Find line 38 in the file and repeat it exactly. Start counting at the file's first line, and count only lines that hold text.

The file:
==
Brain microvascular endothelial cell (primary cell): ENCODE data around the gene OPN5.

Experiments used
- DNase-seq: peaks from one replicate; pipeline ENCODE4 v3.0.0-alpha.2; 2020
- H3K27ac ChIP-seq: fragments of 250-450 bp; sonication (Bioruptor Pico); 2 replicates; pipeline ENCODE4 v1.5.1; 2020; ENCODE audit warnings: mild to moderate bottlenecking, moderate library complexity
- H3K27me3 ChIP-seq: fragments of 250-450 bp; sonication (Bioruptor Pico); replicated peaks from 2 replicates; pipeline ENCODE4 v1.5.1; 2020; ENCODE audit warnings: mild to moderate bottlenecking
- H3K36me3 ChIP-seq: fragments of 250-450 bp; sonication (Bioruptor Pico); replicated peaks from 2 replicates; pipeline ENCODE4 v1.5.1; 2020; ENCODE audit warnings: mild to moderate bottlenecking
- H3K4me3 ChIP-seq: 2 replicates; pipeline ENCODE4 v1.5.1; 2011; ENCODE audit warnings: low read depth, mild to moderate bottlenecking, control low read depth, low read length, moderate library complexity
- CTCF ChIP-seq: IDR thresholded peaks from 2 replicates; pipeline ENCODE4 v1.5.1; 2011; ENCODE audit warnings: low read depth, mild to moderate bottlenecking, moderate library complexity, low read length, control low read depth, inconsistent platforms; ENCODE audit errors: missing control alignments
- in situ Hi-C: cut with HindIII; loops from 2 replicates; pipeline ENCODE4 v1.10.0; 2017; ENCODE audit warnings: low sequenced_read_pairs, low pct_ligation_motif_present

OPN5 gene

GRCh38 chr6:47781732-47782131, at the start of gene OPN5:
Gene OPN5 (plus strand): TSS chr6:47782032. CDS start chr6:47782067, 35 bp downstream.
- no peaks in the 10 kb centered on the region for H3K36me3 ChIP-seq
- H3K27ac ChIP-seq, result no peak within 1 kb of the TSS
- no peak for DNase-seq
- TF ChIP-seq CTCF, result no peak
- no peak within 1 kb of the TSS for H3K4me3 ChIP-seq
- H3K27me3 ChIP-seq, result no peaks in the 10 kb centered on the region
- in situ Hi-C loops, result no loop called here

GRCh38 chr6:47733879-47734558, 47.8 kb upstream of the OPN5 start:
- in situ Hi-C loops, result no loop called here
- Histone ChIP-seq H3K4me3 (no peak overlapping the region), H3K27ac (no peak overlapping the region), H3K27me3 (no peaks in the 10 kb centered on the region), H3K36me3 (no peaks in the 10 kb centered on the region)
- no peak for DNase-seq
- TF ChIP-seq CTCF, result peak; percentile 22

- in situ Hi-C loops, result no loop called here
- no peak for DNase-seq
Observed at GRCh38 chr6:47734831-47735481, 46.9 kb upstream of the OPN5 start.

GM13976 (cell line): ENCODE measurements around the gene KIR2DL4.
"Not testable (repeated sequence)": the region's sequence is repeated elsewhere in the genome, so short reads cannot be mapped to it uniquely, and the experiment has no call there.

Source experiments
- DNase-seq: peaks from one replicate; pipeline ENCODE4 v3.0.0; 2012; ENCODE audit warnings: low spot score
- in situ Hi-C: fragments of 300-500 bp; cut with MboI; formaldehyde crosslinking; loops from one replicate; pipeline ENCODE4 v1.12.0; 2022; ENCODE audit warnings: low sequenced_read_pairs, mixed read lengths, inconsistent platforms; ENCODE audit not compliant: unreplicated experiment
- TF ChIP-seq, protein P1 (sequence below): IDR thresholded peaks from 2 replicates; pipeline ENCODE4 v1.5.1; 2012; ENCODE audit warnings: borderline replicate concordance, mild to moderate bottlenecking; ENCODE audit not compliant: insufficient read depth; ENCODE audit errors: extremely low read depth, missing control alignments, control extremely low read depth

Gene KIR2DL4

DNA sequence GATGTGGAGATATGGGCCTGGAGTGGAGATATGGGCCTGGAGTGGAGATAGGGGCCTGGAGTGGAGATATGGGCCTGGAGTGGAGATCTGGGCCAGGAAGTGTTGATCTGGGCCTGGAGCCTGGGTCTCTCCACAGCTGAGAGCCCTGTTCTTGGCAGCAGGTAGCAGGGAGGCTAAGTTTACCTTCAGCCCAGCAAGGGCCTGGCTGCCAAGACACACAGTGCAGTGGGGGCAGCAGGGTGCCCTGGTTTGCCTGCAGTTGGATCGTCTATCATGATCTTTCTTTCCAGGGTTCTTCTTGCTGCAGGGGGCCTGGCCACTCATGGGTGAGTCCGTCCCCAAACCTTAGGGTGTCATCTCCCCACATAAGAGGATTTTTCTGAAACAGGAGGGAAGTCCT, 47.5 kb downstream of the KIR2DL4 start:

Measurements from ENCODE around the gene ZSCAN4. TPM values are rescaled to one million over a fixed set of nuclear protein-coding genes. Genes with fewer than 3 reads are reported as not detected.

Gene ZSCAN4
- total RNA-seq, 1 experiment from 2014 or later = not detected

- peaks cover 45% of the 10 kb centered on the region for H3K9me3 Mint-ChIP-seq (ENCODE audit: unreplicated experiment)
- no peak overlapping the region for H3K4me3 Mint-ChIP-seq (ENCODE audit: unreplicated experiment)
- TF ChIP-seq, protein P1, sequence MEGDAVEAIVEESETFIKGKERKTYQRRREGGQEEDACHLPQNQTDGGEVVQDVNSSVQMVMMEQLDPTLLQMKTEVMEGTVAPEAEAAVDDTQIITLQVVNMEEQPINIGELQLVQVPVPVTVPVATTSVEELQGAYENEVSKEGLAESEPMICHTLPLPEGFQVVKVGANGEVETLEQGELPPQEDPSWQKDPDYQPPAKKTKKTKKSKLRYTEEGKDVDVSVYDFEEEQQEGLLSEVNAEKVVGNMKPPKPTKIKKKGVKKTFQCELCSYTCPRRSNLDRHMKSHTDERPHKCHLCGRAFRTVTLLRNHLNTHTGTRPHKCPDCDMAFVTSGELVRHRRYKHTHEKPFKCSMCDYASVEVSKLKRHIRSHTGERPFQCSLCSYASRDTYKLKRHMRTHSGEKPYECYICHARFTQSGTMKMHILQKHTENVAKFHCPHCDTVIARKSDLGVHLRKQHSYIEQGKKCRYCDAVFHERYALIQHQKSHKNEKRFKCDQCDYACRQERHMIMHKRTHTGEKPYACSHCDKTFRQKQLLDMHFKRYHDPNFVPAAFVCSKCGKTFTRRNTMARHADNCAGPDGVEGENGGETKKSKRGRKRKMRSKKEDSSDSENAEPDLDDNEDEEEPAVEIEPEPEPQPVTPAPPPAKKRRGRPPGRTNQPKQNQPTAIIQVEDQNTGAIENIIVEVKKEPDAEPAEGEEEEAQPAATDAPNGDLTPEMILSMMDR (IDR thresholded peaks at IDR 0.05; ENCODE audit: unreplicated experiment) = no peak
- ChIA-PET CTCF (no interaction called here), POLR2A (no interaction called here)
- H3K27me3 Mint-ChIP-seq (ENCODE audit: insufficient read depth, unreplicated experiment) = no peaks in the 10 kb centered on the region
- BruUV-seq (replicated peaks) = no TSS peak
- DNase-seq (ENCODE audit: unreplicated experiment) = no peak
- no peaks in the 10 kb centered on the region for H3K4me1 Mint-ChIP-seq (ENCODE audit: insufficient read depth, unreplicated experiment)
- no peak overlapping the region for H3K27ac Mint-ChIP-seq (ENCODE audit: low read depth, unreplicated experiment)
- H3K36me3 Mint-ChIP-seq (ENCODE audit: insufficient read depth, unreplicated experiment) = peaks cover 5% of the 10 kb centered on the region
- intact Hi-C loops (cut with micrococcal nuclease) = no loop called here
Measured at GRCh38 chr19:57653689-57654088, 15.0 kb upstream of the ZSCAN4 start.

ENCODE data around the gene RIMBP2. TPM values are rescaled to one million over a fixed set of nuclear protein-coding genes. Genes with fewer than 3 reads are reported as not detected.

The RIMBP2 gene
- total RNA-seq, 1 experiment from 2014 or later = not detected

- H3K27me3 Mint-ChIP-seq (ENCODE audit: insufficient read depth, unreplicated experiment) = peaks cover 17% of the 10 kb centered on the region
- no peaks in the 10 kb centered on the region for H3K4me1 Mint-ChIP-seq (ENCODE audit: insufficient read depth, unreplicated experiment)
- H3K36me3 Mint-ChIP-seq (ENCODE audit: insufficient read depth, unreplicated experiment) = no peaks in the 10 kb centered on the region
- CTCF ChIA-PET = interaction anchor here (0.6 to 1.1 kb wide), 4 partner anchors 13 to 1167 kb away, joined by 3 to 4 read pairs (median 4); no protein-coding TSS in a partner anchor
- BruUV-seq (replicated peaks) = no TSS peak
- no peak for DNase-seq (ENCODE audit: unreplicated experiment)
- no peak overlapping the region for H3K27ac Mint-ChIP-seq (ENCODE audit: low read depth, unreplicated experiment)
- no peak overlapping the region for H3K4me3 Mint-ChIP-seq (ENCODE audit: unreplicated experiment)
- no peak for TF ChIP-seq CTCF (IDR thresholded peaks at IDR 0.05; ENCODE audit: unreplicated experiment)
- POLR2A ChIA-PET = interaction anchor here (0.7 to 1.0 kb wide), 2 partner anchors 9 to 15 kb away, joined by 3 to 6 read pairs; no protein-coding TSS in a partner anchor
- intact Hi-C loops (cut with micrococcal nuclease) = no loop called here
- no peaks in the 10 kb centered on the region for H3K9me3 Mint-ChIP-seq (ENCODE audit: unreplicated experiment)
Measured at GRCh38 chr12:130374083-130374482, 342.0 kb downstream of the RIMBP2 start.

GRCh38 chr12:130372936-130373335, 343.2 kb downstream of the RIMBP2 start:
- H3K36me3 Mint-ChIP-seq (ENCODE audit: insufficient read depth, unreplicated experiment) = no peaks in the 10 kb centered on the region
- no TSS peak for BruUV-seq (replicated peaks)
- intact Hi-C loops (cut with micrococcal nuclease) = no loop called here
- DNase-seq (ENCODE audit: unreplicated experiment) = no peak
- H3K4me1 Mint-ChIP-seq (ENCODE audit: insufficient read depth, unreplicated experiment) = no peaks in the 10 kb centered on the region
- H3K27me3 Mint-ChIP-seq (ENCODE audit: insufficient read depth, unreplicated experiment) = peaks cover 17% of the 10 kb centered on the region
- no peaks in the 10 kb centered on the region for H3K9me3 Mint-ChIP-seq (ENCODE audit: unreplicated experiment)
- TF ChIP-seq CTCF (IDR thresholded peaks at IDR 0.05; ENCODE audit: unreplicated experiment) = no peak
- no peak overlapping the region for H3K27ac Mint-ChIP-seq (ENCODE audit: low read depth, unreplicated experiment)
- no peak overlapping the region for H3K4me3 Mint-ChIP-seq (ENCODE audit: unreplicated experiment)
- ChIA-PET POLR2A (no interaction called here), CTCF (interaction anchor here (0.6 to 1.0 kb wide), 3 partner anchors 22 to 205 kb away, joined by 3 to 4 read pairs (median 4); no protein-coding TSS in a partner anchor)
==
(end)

- total RNA-seq, 1 experiment from 2014 or later = not detected